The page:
• Dragging a Firefox tab to the desktop now detaches it properly (KDE bug 337711)
  • Right-clicking on Discover’s icon exposes a new action that allows you to go straight to the Updates page (KDE Phabricator revision D9637)
  • You can now hide the “Comment” field in Dolphin’s Information Panel (KDE bug 365620)
  • Dolphin’s Properties window now has a tab that shows the same file metadata that the Information Panel does, for people who would prefer to access the information that way (KDE bug 384194)
  • Okular’s dialog box for when a PDF wants to be opened full screen is now presented more naturally (KDE bug 388511)
  • Okular can now Print .djvu files (KDE bug 388514)
  • Discover now de-duplicates categories from Flatpak (KDE bug 388313)
  • Discover no longer lets you scroll beyond the boundaries with the PageUp/PageDown keys (KDE bug 388745)
  • Discover app lists are now more compact (KDE Phabricator revision D9833)

These improvements were landed by KDE Developers Kai Uwe Broulik, Albert Astals Cid, Aleix Pol, Michael Heidelbach, and myself. And that’s not all; the entire KDE community has been busy landing many more bugfixes and features too–more than I can keep track of!

I want to especially focus on the last Discover change I mentioned above. After my last post about Discover, we got a lot of user feedback that people wanted greater density and to be able to see more apps at once. We’ve executed on a part of that, and this is now what Discover looks like if you make the window narrow:

I bring this up to highlight that we really do listen to users. Your feedback matters and we hear it! If you enjoy the results of our efforts, please consider becoming a contributor yourself or donating to KDE! In particular, we would love more contributors for our Usability and Productivity initiative. If you’re interested, please feel free to work on any of these bugs. Here are some that should be relatively easy. Happy coding!

KStars 2.9.1 is off to a fantastic start in 2018!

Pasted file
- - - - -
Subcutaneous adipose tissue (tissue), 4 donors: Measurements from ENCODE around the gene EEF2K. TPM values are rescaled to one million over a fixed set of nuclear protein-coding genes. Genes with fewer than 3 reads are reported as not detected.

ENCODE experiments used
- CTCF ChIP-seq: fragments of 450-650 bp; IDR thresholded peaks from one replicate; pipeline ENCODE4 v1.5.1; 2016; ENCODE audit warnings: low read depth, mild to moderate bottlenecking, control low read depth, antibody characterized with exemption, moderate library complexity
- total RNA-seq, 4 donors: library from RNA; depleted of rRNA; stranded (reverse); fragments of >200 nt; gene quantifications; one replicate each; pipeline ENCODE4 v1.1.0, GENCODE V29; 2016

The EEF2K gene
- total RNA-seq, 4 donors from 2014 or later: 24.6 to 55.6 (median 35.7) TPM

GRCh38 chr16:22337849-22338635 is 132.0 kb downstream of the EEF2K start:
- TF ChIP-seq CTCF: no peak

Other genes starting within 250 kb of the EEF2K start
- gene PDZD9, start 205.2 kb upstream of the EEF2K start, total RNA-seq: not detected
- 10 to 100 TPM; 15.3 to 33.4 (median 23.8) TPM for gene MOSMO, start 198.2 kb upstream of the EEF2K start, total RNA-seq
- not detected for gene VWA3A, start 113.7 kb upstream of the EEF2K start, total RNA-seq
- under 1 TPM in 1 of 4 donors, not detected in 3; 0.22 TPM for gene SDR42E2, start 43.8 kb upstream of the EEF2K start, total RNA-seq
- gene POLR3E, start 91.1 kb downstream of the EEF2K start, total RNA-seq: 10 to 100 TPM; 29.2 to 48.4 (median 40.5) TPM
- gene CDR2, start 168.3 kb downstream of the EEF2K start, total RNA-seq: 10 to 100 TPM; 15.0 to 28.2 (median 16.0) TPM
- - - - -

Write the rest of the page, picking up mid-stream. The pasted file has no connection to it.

Thu, 01/11/2018 - 15:36
We're kicking off 2018 with a new fantastic release of KStars for Windows & MacOS. Linux users should wait a few more days to get the release in the official PPA due to Canonical's Launchpad downtime because of the Meltdown and Spectre CPU vulnerabilities discovered recently.

KStars 2.9.1 aka "Lancaster" release is primarily a bugfix release, but it brings with it as well several new features and improvements to existing technologies.
Over the holidays, Robert Lancaster made significant improvements to KStars and this release is named in his honor. Thank you Robert for your awesome contributions to KStars and Open Astronomy community!
MacOS users gained a few additional drivers with this release including Apogee, QHY, and Meade DSI support!Set Park PositionSetting a custom parking position used to involve going to INDI Control Panel and tinkering with a few settings before it is saved and active. With KStars 2.9.1, it is now a very accessible action. Simply click anywhere on the sky map and select your desired custom parking position.

The mount shall slew normally to the desired location and save it as the parking position. It will NOT park the mount, it will just save that position as the desired position. To park the mount, use the parking/unparking controls from the toolbar or from the sky map as you normally would.

Additional PHD 2 Support
Robert Lancaster built upon his previous changes to PHD2 to add a PHD2 command request list so that KStars can keep track of what it has asked PHD2 to do. This allowed the addition of several additional commands that could be used to control PHD2. Now, users can use the Ekos Guide Module to change the PHD2 exposure time, change the DEC guide settings, and get information about the guiding pulses sent to the mount. Also, after changing the Connect/Disconnect code, the PHD2 connection seems to be more reliable.

Dither support was improved by using the timeout variable in the Guide options to control how long KStars will wait after issuing a dither command before continuing. And in a related fix, the Guide module will use the setting in the guide options “Dither Failure Aborts Autoguide” to control whether a dither issue will cause the entire sequence to abort. The last two changes were due to the fact that if PHD2 did not send back a response after dithering, KStars would not complete the sequence and if PHD2 reported a guide error, it would abort the entire sequence regardless of the setting in the guide options. This should all now be fixed. Also he added a PHD2 Lost Lock Timer so that if it loses track of the guide star but then regains it within 5 seconds, then it won’t abort guiding.